For black people watching the 95th Academy Awards there weren’t many chances for surprises. We knew there would be no Black winners in the Best Picture, Director, Lead Actor, Lead Actress, and International Film categories because the Academy did not nominate on the morning of the nomination when the main drama was taking place The Woman King, Holy Omeror Until – almost guaranteeing the few remaining secrets reserved for the actual ceremony could only offer disappointment.
How many times would a slap in the face from Will Smith, last year’s disgraced Best Actor winner, be enough King Richard, to be used as a punchline? Would the Andrea Riseborough controversy be mentioned? Would be one of the few black nominees – Ruth E. Carter for costume design, Camille Friend for makeup and hairstyling, Tems, Rihanna and Ryan Coogler for the song, and Angela Bassett for best supporting actress – all for Black Panther: Wakanda Forever — take home an Oscar?
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All hopes were quickly dashed: Only Ruth E. Carter – the first black woman to win a double Oscar – was honored. Possibly the night’s biggest disappointment, a distraught Bassett lost to Jamie Lee Curtis for her role in the night’s biggest winner Everything everywhere at once.
Curtis clinched the win while riding a wave of admiration for her nearly 50-year career. Bassett was similar in the “She’s Due” category. But since both performances were embraced by critics and audiences alike, the career narrative only worked for the former. While it’s unfair to say that white performers typically succeed with such a narrative (of late Glenn Close, Amy Adams, Michael Keaton, and Sylvester Stallone have all failed with that line of scrimmage), black women never seem capable of the same stimulus to use nostalgia.
The problem at hand is not limited to Bassett losing. It’s the fact that black aspirations, relegated to a small mound of crumbs, were pinned primarily only to Bassett and Carter.
The mere mention of The Woman King And Until was treated like an olive branch, a consolation for misogyny-fueled snubs. Smith’s slap was used for a series of small, nauseating jokes that felt harder than Chris Rock’s stand-up special (the actual person being hit); Host Jimmy Kimmel couldn’t go a second without joking at Smith’s expense. With so few Black nominees and winners, the steady elevating of last year’s low-hanging punchline from a Black winner into this year’s largest presence of Black talent presented an odd dissonance for an academy that has once again fended off accusations of anti-Blackness.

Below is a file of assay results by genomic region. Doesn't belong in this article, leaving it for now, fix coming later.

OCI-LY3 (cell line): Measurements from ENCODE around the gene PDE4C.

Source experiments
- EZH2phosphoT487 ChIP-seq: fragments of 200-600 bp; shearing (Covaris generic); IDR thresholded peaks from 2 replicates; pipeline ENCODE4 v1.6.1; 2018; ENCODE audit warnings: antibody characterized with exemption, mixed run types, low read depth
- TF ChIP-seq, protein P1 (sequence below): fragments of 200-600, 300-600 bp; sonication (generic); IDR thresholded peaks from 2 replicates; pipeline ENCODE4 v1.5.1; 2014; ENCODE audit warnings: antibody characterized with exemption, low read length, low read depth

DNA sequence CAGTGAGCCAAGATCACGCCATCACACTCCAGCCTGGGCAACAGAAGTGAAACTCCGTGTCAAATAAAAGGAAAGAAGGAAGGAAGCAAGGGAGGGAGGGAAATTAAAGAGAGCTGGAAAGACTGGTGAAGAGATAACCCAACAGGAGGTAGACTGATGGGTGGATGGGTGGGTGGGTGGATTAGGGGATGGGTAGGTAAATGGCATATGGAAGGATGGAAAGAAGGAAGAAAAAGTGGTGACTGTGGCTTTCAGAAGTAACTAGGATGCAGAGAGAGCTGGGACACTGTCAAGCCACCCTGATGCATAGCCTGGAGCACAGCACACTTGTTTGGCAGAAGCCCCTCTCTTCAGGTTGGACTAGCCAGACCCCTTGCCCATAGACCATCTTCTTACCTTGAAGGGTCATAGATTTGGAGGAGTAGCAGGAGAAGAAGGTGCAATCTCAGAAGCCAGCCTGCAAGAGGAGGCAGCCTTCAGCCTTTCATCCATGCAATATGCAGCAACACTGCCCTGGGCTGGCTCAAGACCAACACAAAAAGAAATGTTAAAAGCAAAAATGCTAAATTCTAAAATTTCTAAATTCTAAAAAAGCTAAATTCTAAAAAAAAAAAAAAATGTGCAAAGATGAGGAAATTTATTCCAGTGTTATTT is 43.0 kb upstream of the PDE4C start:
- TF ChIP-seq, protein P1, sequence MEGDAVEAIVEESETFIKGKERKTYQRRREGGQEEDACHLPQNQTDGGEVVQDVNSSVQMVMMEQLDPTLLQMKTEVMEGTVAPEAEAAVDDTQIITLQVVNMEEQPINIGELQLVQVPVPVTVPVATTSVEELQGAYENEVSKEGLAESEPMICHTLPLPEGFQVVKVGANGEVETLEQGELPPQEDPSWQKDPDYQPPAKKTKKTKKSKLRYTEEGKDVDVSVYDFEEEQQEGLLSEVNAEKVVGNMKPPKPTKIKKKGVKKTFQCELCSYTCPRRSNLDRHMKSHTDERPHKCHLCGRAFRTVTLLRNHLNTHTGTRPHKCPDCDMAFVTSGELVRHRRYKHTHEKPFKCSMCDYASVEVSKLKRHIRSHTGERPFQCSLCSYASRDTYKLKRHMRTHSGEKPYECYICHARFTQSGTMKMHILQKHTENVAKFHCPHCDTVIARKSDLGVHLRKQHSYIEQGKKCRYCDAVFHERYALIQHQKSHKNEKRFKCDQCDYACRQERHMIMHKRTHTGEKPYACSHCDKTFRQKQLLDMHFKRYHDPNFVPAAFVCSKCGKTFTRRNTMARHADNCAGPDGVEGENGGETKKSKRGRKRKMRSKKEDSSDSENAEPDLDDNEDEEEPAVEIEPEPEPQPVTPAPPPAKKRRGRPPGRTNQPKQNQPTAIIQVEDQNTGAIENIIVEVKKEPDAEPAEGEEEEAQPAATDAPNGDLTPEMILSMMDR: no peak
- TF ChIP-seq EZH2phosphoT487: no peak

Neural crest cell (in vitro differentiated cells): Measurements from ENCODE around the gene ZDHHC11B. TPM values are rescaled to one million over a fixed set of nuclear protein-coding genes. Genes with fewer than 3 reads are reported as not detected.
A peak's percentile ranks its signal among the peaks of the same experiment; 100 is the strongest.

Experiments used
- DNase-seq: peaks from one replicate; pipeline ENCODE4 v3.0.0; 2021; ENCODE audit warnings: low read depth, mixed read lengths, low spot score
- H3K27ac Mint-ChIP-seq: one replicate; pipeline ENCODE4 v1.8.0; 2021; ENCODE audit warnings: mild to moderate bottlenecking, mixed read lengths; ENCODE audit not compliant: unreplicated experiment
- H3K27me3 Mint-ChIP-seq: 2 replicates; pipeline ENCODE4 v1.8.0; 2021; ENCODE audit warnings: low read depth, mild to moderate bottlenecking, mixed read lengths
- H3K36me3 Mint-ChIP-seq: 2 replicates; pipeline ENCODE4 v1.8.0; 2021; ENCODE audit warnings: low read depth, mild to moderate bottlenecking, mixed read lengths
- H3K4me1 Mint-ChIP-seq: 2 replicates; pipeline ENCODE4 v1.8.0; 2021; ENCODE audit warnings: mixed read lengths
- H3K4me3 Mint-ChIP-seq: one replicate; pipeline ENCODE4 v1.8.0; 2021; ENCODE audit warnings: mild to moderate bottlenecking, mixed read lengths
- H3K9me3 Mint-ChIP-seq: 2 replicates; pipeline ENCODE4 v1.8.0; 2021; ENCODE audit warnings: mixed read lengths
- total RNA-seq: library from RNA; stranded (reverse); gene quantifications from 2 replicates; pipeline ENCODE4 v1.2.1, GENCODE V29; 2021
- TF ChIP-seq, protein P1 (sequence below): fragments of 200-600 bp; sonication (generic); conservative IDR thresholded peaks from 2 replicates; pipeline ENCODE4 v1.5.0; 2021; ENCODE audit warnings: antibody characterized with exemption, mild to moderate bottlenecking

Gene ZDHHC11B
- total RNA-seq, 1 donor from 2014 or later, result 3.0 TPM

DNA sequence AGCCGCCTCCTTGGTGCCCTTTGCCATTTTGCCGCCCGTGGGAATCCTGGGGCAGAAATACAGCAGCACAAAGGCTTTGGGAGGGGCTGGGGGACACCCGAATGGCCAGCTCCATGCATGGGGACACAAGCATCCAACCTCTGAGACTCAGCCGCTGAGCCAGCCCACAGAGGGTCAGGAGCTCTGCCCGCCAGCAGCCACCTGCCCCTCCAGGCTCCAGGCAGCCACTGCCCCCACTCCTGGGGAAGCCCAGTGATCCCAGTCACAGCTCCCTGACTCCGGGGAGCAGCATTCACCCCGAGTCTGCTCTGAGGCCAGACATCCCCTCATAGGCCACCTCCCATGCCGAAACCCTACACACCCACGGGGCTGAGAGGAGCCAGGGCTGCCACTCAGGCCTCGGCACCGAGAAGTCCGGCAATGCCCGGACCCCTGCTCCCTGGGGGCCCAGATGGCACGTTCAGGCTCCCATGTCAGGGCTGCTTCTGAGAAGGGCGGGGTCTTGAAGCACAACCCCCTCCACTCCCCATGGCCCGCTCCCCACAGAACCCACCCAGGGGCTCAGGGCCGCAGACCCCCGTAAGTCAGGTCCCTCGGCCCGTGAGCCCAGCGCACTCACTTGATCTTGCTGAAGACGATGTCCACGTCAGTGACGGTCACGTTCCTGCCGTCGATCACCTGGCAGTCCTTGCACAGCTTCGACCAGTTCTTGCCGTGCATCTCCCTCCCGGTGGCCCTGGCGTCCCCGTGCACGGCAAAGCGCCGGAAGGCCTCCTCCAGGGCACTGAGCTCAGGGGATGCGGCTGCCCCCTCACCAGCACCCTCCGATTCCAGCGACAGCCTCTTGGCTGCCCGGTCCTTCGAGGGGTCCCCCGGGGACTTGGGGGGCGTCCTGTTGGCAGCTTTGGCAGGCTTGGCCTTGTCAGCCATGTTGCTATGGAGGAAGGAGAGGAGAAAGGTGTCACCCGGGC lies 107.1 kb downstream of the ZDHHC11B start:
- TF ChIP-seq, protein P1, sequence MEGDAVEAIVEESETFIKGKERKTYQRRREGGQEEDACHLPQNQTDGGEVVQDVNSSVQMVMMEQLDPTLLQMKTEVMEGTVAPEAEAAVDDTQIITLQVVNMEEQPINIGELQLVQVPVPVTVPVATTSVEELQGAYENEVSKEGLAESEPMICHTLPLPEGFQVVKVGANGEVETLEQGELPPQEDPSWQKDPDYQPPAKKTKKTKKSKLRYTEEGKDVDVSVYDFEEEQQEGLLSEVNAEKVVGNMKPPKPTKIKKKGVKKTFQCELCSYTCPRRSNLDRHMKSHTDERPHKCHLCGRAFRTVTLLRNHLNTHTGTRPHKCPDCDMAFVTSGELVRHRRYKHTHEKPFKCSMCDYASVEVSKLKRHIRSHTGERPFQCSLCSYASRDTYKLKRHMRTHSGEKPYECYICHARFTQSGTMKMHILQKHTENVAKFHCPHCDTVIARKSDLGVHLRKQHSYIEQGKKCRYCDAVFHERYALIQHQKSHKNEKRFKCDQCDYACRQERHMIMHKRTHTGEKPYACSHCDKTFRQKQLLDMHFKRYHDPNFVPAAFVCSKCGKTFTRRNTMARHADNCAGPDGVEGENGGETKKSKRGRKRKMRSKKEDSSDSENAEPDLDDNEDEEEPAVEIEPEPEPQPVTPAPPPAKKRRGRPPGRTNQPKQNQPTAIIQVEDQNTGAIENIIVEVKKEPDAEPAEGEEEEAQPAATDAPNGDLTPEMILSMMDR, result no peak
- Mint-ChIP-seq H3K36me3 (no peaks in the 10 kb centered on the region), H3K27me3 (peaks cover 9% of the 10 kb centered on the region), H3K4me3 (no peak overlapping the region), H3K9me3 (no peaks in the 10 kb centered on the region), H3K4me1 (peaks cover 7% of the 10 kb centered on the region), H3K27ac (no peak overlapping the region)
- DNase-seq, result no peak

Neither last night’s dismal tally for Blacks (although it was an inspirational and historic night for Asian representation) nor the campaign strategies that led to last night’s ceremony were ever fully acknowledged during the broadcast. Even so, their remnants could be seen in categories where, when ticked, one black woman competes against another to take or share a spot or two.
It is evident in the lack of imagination to imagine categories where the predominant skin color of the nominees is not white (supporting actress was by far the most diverse). It is the inability to consider that a courtroom drama starring two Senegalese women, or a biopic about a black mother and civil rights activist with no black onscreen trauma, or an epic historical centered around an African women’s army, are not “universal” stories, that build on exceptions, craftsmanship and diligence.
Bassett, I’m sure he’ll be fine. She is a wealthy, celebrated actress. And it’s dangerous to give too much of one’s self-worth to an awards show tailored for the elite. Still, I can’t erase the visceral spasm that gripped my heart as a feisty but hurt Bassett – adorned in a majestic and sophisticated purple gown – tried to keep her composure at not hearing her name read.
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Perhaps because her loss is a continuation of the lie Hollywood often tells: It’s a meritocracy; if anyone pays his dues, they will receive their just rewards. Similar to The Woman King‘S Director Gina Prince-Bythewood, Bassett played by the rules. She made her way through the 1990s – starring in classics by Malcom X on her Oscar-nominated role as Tina Turner in What does love have to do with it – then turned to hard-to-watch roles in hard-to-watch films before returning to television American Horror Story Franchise.
As a professional, she has never delivered a lackluster performance, even when the material was less than her talents demanded. In the narration “You are due” a performance like her in Wakanda forever, coupled with her track record as one of the great black actresses of her generation, should have secured her a win. But it didn’t.
And now that the ceremony is over, the academy can finally move on from the slap. It can announce the earned achievements of Everything everywhere at once in an attempt to cover up their shortcomings elsewhere. It will outwardly pretend to morally wrestle with misogyny and offer superficial changes at best. It will surprise even less, but once again disappoint. The only question that has yet to be answered by next year is whether 2024 will be any better — and whether we should even care.